A Night with Haywyre in Washington D.C. (Interview) / by Richey Wiser

Walking up to the venue, I pass a line of eager fans waiting in line down the block and around the corner for the doors to open. Haywyre [Martin Vogt] is about to play his first show in D.C. on his headlining tour for his new album Two Fold Pt. 2. If Haywyre is not on your radar yet, then he should be. This guy has been paving his own path through the EDM culture, creating his own blend of jazz and live performance in the world of electronic music. Not only being able to meld his amazing abilities as a classically trained/jazz pianist into a genre that is captivating the youth of today, but also being able to inspire a new generation of producers to bring emotion and improvisation back to a genre that heavily relies on production and pushing play on stage.

Before the show I had the pleasure of sitting down with Haywyre to talk upcoming projects and musical influences growing up.

Do you have much flexibility to your tracklist to change the mood of your show or do you play from a more strict set?

Well it’s kind of an interesting process because part of my set  is pre-planned while the other part of my set  is completely improvisational. The part of the set that is planned is more or less the tracks themselves and what I chose to play on top of those tracks are unplanned and that gives me the freedom to work with the crowd. Ideally I would want my sets to be completely improvisational. I think that would be ideal for me to express my thoughts and what I’m feeling in that moment in time to the audience, through my music. So yeah, someday…

Now that you have finished Pt. 2, have you thought about doing another concept album or do you want to experiment more with you musical abilities and how to incorporate them into your music?

I definitely know I would like to find a way to bridge the gap between production and performance in a way that translates in a live setting better. I think that gap exists in the EDM world a little bit and as a performance based solo artist the only other way I’ve seen it done well is through looping. Where an artist starts off with a bass line and then a kick and builds from there. I just don't feel that way of going about it is that intuitive for me. Say.. when a guitarist plays a show, he practiced that part and played it live, and when you are a producer you create the song on the computer, then you put it on a usb drive and present it to the audience. I’m just working on a way to bring those two sides together, while still having freedom to perform as a solo artist. So that is what I’m trying to focus on is making the two one in the same.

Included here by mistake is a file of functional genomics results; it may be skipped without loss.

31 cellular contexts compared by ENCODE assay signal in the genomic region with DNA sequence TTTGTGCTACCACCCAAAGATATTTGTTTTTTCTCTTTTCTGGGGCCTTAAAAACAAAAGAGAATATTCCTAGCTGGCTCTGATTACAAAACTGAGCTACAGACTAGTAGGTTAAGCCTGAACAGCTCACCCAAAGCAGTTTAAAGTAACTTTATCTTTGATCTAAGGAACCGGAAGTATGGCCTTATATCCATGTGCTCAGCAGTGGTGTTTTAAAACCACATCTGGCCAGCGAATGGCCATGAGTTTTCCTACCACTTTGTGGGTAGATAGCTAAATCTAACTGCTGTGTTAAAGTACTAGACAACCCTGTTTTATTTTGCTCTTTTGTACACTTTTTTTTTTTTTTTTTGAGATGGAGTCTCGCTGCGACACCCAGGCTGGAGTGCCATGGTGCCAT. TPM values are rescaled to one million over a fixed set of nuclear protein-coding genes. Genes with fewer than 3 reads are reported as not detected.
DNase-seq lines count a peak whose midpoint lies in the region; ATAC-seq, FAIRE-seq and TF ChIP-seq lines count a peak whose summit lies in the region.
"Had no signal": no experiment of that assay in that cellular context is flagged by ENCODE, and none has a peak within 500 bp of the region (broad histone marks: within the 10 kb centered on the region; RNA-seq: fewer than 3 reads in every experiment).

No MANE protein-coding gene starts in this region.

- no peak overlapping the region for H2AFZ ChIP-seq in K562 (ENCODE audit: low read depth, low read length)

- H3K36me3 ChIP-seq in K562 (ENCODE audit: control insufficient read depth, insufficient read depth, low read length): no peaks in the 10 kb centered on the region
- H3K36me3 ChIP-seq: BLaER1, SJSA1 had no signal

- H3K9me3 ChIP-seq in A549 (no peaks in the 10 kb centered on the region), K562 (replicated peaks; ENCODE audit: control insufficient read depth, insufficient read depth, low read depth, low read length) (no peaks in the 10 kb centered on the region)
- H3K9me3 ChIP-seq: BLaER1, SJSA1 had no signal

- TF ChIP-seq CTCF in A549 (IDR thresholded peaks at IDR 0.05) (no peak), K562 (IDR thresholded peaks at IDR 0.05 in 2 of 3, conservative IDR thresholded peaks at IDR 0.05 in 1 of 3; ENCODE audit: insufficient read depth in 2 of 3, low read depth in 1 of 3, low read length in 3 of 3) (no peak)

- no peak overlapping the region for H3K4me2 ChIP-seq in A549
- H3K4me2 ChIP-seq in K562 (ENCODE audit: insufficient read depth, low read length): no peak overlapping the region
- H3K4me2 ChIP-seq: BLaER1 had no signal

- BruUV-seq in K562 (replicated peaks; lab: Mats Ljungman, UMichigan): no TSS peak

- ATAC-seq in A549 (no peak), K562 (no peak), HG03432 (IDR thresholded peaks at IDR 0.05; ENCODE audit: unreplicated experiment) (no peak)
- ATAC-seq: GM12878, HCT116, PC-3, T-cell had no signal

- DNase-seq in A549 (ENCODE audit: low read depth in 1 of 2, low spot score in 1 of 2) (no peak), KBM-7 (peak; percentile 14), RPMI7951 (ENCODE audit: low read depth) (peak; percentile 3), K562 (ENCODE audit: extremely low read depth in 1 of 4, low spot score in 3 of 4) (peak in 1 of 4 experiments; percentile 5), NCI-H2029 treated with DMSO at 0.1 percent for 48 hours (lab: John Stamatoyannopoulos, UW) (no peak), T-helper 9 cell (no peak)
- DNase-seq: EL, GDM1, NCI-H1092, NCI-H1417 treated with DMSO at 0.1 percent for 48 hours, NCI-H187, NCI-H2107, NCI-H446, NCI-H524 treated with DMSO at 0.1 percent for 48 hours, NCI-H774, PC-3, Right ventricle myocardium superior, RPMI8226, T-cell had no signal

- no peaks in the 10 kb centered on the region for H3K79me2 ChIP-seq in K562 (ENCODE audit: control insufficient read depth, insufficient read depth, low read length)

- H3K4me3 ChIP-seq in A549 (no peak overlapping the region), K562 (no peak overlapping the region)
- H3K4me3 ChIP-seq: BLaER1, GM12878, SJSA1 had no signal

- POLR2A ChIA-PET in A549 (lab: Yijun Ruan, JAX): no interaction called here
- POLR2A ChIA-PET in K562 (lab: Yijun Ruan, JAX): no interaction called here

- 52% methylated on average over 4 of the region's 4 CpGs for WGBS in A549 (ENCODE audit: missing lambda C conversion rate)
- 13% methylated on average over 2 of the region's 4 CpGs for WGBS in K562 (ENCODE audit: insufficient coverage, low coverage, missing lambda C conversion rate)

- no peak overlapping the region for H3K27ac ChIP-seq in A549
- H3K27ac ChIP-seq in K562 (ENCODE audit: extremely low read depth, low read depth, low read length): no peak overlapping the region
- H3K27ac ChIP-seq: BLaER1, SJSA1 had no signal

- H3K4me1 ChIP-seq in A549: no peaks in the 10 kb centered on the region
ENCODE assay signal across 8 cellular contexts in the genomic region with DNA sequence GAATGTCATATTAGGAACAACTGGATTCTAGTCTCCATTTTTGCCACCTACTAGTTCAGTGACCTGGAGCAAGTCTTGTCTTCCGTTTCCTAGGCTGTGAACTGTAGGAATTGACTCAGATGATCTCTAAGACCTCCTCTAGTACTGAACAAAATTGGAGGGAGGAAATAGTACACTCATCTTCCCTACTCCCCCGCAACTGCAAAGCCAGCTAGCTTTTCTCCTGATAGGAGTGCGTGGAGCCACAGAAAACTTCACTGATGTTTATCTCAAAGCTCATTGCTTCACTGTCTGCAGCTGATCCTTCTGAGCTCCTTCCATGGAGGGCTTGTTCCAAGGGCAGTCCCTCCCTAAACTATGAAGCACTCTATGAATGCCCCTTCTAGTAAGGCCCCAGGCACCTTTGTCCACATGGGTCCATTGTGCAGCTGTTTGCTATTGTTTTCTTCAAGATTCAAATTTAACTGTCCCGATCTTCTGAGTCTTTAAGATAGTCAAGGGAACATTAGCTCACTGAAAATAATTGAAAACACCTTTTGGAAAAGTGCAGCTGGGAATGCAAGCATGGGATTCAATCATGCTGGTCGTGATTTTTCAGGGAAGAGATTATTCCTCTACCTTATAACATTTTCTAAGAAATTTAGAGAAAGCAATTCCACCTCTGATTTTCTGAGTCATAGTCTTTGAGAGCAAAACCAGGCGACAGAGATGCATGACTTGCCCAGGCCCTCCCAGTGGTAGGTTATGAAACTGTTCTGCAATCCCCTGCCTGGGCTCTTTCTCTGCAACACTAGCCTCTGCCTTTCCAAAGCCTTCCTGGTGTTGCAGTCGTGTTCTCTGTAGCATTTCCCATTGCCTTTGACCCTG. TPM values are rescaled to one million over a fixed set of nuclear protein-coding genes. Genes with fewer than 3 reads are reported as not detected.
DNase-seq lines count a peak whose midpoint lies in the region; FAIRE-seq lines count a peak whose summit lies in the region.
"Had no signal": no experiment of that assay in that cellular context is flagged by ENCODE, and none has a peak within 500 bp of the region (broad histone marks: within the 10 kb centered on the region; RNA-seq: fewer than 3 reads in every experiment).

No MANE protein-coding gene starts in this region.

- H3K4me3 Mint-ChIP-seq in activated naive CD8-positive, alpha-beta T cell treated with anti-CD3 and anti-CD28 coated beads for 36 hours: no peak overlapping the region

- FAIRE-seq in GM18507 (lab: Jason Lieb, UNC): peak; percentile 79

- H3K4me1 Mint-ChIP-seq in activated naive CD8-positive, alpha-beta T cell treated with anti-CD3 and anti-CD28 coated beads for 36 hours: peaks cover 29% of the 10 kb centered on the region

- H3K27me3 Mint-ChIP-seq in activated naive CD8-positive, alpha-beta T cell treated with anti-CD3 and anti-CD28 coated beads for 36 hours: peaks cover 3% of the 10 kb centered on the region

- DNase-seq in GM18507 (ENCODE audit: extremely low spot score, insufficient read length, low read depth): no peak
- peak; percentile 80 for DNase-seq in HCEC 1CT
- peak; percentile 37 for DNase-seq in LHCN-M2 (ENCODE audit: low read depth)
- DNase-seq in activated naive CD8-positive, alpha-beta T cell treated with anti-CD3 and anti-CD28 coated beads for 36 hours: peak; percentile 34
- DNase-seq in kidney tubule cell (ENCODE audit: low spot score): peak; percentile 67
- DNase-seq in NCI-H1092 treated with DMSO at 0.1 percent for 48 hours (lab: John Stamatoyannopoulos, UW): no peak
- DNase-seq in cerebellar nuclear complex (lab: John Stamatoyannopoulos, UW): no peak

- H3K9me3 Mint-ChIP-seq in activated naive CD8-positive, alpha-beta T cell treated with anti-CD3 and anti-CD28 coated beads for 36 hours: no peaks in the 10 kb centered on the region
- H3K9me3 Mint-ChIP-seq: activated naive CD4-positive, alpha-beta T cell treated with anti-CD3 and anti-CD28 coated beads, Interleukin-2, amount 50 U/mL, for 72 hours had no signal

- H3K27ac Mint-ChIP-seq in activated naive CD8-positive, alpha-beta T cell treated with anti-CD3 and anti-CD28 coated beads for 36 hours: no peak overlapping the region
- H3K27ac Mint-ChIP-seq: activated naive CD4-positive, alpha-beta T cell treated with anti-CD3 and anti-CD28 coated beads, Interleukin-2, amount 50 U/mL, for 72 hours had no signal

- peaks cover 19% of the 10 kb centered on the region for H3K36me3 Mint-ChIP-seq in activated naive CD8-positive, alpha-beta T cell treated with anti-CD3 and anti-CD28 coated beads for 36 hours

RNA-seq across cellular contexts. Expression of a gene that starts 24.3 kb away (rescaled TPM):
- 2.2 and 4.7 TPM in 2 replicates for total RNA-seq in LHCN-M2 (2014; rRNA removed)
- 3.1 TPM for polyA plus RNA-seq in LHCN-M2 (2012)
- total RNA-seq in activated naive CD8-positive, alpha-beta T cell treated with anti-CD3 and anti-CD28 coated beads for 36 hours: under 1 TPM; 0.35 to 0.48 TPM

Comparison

When you switched over from classical to jazz piano at 14, who were some of your major inspirations?

Actually, the first person to ever spark my interest was a little known pianist by the name of Abdullah Ibrahim. I ended up getting a cd of his from my cousin on my birthday when he lived in Germany. He has this amazing album called Senzo and the entire album is so beautifully arranged and improvised it almost sounds as if he did the whole album in one long take. He would really be the biggest influence in my ear for jazz harmony, my taste in music and my style as well. Bill Evans is another big name that comes to mind. I try not to study other artist’s too much though. I’ve always tried to just listen and appreciate what the artist is trying to accomplish, and having my own style and composition that’s my own.

When you start on a track, what do you focus on first for building your songs or is it different for each track? 

I would say there is no definitive thing that I start out with. It could be a composition that I’m working on my piano, or a chord progression, or melody that catches my ear as I’m messing around on the piano. Or it could come from a production standpoint where I hear a certain sound and I like the tone or the texture of the sound and how it fits into a melody. It all comes from a different place each time so I don’t really have a set in stone method to starting my tracks.

After the interview, we talked about how his tour was doing and how happy and surprised he was to see the turnout for his headlining shows were. He prepared for his set and took the stage and by this time there was hardly a place to stand. People were chanting for him as he walked up to his piano and started the show. The energy produced by his music and the crowd was so uplifting you couldn’t be upset if your life depended on it. Listening and watching him react to the crowds energy as he played that keyboard with a watchmaker's precision was mesmerizing; not to mention the perfectly synced and beautifully animated backdrop screen that switched from animation and cameras that were mounted on stage by his keyboard so everyone in the crowd could watch in awe of the mastery of his craft. So if this incredibly talented musician hasn’t made his way into your music library yet, make sure you check out his Youtube performances as well as his Soundcloud page where he has released Two Fold Pt.2 on Monstercat. Haywyre is one artist to keep a close eye on right now and in the future of EDM as he paves his way to leave his mark in the musical community.